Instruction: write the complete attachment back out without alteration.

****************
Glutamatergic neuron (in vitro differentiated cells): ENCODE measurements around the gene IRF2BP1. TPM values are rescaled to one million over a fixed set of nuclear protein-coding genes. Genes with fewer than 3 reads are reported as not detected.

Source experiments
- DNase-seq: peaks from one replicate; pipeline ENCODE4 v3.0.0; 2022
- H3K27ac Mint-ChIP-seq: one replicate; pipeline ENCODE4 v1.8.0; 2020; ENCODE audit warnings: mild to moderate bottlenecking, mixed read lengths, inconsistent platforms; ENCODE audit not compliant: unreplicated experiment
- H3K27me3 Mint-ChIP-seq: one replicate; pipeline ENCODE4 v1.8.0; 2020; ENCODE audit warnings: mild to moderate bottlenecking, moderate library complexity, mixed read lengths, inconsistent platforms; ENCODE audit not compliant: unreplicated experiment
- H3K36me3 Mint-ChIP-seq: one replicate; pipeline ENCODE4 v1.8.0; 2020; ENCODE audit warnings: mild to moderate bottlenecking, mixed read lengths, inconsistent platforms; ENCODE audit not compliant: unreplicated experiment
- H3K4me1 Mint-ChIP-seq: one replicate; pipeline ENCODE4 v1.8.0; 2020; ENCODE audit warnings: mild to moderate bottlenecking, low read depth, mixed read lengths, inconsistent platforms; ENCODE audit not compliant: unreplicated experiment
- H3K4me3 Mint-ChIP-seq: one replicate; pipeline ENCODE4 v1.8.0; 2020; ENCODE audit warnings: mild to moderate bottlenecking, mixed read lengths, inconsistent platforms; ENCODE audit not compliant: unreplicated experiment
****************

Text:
Glutamatergic neuron (in vitro differentiated cells): ENCODE measurements around the gene IRF2BP1. TPM values are rescaled to one million over a fixed set of nuclear protein-coding genes. Genes with fewer than 3 reads are reported as not detected.

Source experiments
- DNase-seq: peaks from one replicate; pipeline ENCODE4 v3.0.0; 2022
- H3K27ac Mint-ChIP-seq: one replicate; pipeline ENCODE4 v1.8.0; 2020; ENCODE audit warnings: mild to moderate bottlenecking, mixed read lengths, inconsistent platforms; ENCODE audit not compliant: unreplicated experiment
- H3K27me3 Mint-ChIP-seq: one replicate; pipeline ENCODE4 v1.8.0; 2020; ENCODE audit warnings: mild to moderate bottlenecking, moderate library complexity, mixed read lengths, inconsistent platforms; ENCODE audit not compliant: unreplicated experiment
- H3K36me3 Mint-ChIP-seq: one replicate; pipeline ENCODE4 v1.8.0; 2020; ENCODE audit warnings: mild to moderate bottlenecking, mixed read lengths, inconsistent platforms; ENCODE audit not compliant: unreplicated experiment
- H3K4me1 Mint-ChIP-seq: one replicate; pipeline ENCODE4 v1.8.0; 2020; ENCODE audit warnings: mild to moderate bottlenecking, low read depth, mixed read lengths, inconsistent platforms; ENCODE audit not compliant: unreplicated experiment
- H3K4me3 Mint-ChIP-seq: one replicate; pipeline ENCODE4 v1.8.0; 2020; ENCODE audit warnings: mild to moderate bottlenecking, mixed read lengths, inconsistent platforms; ENCODE audit not compliant: unreplicated experiment